A customer looks over video games for sale at a GameStop Corp. store in Peru, Illinois, U.S., on Wednesday, March 26, 2014.
Photograph by Daniel Acker — Bloomberg via Getty Images
By John Kell
October 12, 2015

GameStop has announced the video game retailer’s brick-and-mortar locations will remain closed on Thanksgiving, the latest in a new trend this holiday that sees some retailers opting not to compete as aggressively for sales that day.

Over the past several years, retailers have increasing pushed back store opening times to kick off the holiday season. First they inched earlier and earlier on “Black Friday,” which is the day after Thanksgiving when the holiday selling season traditionally began. Then, they began to open their doors on the actual Thanksgiving holiday. That prolonged trend even earned a nickname among retail reporters, which were calling it the “Black Friday creep.”

Now there appears some are saying “No thanks” to sales on Turkey Day. GameStop (GME) on Monday said the move was made so that the company’s employees, as well as customers, could spend time with their families and friends to enjoy the holiday. When office-supplies retailer Staples (SPLS) earlier this month said it wouldn’t open its doors on that day, it had a nearly identical motivation.

But the question remains: how much is this altruism and how much is this a savvy business move? Opening up on Thanksgiving is costly as retailers need to pay employees holiday wages. The additional costs might not be justified if sales that would have been generated on Black Friday are simply moved up to Thanksgiving. Retailers can also opt to run online-exclusive sales for Thanksgiving, while keeping their physical doors closed.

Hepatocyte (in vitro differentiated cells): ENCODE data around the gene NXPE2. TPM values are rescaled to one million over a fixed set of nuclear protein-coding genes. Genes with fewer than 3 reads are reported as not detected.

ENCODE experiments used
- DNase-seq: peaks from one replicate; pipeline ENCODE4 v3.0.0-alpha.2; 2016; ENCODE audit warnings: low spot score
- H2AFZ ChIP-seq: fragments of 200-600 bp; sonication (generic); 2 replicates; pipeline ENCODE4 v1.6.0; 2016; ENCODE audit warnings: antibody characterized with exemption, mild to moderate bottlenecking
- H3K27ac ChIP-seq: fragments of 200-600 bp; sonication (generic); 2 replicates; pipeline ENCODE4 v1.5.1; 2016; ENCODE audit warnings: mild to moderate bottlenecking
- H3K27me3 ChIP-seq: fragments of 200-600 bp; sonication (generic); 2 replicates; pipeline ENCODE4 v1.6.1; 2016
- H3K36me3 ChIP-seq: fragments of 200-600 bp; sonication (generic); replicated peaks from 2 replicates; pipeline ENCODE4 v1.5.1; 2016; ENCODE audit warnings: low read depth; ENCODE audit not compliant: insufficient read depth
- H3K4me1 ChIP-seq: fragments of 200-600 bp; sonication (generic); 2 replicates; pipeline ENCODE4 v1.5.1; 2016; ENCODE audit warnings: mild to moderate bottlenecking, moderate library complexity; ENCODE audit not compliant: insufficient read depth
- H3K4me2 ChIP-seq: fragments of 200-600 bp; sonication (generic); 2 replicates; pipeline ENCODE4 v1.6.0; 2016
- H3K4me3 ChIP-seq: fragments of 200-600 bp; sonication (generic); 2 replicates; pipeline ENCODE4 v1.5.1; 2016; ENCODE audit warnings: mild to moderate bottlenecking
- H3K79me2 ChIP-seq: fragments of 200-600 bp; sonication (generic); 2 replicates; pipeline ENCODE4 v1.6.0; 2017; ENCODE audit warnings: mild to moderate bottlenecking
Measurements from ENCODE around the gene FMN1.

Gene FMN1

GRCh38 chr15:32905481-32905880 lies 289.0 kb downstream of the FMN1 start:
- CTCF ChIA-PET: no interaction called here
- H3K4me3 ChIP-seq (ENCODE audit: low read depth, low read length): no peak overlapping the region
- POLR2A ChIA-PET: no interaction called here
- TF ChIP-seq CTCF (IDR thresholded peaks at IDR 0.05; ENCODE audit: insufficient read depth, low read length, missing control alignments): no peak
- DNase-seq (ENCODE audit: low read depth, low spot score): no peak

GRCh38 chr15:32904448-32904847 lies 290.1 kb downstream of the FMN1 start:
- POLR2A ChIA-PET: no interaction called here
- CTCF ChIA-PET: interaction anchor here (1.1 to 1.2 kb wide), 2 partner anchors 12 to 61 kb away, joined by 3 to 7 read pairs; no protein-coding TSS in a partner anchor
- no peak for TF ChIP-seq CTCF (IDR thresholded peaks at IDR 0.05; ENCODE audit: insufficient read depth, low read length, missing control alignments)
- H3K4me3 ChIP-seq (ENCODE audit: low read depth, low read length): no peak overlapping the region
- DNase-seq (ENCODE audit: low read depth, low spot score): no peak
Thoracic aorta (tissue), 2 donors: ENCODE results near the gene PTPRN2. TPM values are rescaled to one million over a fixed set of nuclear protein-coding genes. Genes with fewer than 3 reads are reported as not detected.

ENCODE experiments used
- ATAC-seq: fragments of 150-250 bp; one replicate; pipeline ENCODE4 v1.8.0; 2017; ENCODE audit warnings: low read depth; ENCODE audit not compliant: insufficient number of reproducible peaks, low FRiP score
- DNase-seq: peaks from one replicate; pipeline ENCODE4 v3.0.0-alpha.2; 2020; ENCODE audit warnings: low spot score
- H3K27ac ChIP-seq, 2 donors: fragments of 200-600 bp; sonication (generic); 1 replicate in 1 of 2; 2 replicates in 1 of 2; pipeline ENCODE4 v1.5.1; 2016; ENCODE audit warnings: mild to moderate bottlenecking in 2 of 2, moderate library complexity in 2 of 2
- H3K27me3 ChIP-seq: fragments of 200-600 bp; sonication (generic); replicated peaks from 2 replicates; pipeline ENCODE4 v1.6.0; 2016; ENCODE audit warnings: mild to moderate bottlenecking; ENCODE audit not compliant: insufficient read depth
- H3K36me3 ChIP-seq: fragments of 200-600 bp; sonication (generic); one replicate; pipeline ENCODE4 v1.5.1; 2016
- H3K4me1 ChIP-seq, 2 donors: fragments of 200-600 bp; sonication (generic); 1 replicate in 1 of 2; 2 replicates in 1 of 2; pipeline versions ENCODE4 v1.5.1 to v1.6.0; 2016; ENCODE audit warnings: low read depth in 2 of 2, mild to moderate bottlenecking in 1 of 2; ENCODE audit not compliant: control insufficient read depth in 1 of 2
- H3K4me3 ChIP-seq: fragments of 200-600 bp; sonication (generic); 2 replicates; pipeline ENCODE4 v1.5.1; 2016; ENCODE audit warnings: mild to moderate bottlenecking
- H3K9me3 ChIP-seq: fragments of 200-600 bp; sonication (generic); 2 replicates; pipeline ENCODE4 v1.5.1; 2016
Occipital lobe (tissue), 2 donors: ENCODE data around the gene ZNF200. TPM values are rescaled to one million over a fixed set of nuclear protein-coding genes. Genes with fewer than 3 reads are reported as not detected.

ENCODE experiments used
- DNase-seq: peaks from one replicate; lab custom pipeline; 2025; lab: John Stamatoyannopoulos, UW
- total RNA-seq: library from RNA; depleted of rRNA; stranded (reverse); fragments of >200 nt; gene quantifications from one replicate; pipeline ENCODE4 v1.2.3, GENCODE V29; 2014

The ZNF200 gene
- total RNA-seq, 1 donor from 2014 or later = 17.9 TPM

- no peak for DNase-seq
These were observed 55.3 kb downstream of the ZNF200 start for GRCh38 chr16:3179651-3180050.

And while the decision to open up on Thanksgiving may make sense for companies like Walmart (WMT) and Target (TGT), which are fighting with online sellers like Amazon.com (AMZN) for those early holiday season dollars, door-busters are likely less appealing at GameStop (which pretty much just sells electronics) and Staples (known as an office retailer, though it certainly sells many other products).

GameStop is planning to open the retailer’s U.S. stores at 5 a.m. local time on Friday. To stay competitive, the company is planning events before and on Black Friday.

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